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The backstory: Every year, Google hosts a developer conference called Google I/O, where it shows off new developments in its software, web content and even hardware. While the conference is aimed at developers, the kickoff keynote usually features news about products consumers can look forward to. The keynote is streamed as well for people that can’t go in person.
More recently: This year, lots of eyes are on Google I/O, with the company seeming to lag behind in the latest tech for maybe the first time ever – especially in the AI tech race. OpenAI is killing the game right now with ChatGPT, and search engine competitor Bing has its own advanced AI chatbot that’s getting a lot of positive buzz. On the other hand, Google’s own beta chatbot, Bard, has been called out for giving misleading or false information to users. On top of fumbling the AI situation, Google could also lose a deal with Samsung to be the default search engine on its smartphones. So how is the brand planning going to pivot?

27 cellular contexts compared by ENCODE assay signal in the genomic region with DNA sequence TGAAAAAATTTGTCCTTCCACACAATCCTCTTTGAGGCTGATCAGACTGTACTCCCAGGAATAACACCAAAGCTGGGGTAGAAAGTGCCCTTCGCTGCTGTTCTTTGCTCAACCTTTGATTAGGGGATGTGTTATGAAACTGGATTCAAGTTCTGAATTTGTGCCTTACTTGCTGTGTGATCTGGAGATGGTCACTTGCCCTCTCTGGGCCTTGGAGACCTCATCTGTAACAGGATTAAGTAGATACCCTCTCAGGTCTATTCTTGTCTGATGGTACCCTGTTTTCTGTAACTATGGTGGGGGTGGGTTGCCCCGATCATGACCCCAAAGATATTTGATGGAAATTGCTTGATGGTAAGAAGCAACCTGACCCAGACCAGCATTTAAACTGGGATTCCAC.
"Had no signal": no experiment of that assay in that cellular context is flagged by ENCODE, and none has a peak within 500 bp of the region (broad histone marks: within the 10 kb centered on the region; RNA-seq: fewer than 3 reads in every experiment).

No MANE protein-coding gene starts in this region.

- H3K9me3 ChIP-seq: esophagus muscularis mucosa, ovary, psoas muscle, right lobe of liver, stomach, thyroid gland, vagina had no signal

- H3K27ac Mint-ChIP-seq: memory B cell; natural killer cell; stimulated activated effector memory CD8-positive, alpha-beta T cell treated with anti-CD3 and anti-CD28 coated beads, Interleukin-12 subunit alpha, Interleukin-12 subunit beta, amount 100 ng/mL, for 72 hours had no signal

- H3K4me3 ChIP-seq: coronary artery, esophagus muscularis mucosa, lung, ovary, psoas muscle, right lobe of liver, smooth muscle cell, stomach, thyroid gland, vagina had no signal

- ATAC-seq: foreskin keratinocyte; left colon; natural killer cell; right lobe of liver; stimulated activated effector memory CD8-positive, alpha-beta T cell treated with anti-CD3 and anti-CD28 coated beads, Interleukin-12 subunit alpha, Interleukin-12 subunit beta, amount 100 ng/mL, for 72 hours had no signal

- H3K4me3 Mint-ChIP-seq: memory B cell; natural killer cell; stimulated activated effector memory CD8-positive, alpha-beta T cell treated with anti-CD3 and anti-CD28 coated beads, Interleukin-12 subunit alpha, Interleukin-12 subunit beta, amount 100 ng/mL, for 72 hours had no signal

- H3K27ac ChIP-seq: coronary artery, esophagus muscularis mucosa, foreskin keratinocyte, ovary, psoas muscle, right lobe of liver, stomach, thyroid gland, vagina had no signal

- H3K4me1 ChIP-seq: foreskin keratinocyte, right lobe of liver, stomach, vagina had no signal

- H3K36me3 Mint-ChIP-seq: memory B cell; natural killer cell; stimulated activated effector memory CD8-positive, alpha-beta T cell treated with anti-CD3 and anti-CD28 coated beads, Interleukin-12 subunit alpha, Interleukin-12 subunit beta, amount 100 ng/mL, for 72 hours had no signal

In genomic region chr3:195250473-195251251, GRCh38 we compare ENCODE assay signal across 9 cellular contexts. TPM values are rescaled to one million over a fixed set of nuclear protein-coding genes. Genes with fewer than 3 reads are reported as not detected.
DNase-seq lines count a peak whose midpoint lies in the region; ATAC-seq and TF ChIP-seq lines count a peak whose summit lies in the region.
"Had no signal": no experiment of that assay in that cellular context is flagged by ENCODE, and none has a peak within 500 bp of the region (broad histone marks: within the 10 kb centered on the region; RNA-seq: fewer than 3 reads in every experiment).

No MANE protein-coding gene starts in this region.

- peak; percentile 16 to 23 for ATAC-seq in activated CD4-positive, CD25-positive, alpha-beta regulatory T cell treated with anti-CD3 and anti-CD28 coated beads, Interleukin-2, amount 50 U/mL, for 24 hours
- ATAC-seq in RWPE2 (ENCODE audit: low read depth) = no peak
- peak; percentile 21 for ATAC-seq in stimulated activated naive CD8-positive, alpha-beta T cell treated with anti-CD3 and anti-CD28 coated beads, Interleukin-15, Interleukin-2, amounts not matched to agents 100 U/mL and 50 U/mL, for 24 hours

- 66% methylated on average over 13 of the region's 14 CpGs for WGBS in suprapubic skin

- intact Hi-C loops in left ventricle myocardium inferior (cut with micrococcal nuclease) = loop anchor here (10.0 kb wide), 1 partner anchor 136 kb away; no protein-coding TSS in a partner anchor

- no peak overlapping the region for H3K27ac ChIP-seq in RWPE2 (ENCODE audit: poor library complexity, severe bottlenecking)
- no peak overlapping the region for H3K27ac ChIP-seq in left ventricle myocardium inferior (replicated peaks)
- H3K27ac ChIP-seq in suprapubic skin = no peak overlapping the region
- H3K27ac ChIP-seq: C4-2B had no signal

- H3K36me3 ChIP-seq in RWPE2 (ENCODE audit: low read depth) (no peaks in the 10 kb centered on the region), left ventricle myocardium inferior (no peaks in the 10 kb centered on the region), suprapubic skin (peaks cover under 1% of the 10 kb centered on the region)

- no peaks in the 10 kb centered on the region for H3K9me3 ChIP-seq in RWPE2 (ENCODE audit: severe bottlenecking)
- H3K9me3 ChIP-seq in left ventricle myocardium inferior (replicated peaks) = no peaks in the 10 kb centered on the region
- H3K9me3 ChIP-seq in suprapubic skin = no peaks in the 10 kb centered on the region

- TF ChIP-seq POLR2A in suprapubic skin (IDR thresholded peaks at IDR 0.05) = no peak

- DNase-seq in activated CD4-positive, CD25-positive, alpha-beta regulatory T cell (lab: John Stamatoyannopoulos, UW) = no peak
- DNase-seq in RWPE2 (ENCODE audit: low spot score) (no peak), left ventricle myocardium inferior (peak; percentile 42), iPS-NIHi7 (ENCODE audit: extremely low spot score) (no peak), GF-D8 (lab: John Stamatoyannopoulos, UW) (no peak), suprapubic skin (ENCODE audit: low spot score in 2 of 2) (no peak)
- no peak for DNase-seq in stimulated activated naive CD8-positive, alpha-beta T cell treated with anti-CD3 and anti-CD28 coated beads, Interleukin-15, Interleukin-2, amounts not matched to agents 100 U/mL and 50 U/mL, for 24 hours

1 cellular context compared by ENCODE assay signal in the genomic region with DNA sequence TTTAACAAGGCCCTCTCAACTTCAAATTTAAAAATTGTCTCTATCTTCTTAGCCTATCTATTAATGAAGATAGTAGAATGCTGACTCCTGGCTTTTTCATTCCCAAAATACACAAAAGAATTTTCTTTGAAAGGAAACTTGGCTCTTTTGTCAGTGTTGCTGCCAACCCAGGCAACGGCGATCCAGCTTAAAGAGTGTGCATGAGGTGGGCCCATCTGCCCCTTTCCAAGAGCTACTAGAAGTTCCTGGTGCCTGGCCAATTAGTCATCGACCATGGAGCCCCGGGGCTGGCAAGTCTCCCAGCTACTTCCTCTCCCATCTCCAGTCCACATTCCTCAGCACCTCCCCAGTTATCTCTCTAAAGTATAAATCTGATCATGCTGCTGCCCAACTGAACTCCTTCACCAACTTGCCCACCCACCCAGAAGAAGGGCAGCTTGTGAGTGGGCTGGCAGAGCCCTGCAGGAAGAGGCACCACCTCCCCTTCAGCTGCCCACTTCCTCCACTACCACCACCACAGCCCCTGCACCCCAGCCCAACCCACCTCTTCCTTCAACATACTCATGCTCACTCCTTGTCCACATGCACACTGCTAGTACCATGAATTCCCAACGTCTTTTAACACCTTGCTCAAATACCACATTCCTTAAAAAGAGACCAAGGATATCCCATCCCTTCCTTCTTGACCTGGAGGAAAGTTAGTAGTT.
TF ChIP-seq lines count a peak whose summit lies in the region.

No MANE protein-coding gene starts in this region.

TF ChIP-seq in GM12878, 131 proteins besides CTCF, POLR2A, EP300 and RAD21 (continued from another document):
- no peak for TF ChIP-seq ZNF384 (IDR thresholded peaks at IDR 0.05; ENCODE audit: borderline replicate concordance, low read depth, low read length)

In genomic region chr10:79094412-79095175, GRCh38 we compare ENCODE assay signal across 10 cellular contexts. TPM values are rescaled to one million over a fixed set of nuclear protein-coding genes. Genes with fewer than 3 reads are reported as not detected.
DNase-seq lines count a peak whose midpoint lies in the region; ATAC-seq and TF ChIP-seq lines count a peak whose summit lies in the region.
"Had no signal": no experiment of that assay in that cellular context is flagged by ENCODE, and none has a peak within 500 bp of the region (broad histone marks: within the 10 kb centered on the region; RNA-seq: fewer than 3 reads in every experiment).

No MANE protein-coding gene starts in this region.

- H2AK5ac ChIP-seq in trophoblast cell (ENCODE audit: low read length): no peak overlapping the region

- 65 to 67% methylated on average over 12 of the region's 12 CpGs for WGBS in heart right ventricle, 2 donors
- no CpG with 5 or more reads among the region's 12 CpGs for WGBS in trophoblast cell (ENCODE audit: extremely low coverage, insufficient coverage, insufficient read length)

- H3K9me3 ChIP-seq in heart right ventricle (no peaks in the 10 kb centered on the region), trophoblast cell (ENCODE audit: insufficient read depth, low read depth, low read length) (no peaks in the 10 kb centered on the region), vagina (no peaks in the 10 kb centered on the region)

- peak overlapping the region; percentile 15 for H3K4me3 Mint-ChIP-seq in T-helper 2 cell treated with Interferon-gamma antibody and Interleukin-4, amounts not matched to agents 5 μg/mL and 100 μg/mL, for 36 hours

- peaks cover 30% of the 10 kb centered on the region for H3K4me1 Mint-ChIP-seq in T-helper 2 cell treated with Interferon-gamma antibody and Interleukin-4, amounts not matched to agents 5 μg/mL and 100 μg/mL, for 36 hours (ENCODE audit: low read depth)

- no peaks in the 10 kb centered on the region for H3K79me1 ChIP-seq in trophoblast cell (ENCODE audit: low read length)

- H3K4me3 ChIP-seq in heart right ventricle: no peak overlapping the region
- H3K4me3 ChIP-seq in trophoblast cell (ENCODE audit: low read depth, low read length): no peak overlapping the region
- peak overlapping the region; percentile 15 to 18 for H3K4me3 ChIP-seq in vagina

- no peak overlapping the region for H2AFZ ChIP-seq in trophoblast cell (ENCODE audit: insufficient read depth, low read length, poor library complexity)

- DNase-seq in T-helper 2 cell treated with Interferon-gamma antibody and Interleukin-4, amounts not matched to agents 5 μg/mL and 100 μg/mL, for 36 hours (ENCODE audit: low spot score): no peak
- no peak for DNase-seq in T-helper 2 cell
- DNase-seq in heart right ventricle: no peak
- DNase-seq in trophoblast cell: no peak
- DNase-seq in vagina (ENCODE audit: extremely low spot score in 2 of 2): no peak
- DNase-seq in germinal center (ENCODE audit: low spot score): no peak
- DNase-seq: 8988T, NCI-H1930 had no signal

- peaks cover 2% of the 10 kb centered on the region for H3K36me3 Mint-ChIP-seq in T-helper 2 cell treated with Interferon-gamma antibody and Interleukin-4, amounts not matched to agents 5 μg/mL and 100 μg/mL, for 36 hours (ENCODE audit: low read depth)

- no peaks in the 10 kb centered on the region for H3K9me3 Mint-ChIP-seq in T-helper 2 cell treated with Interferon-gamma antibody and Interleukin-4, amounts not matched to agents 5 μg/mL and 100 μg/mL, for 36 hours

The development: Google I/O 2023 kicks off May 10 in the US, so we’ll be able to see what Google has in the pipeline to bring itself back to the top. One thing people are looking forward to is more info about the Pixel Fold, Google’s foldable smartphone, and other Pixel developments, like the launch of the Pixel 7a. We could also see the new Pixel Tablet and maybe even some news about the Pixel 8. Plus, there will likely be some AI-related announcements. There have been rumors that Google is building a totally new AI-powered search engine, even as it continues to add AI functions to the regular Google search engine. We’re excited to see what else is in store!
"This year, with the explosion of generative AI, there's going to be a lot more focus on Google from everyone else," said Avi Greengart, president and lead analyst at tech research firm Techsponential.
“It’s very clear that Google was [once] on a path where it could have potentially dominated the kinds of conversations we're having now with ChatGPT,” Margaret Mitchell, one of Google’s former Ethical AI leads, told Forbes. “The fact that the decisions made earlier were very shortsighted put it in a place now where there's so much concern about any kind of pushback.”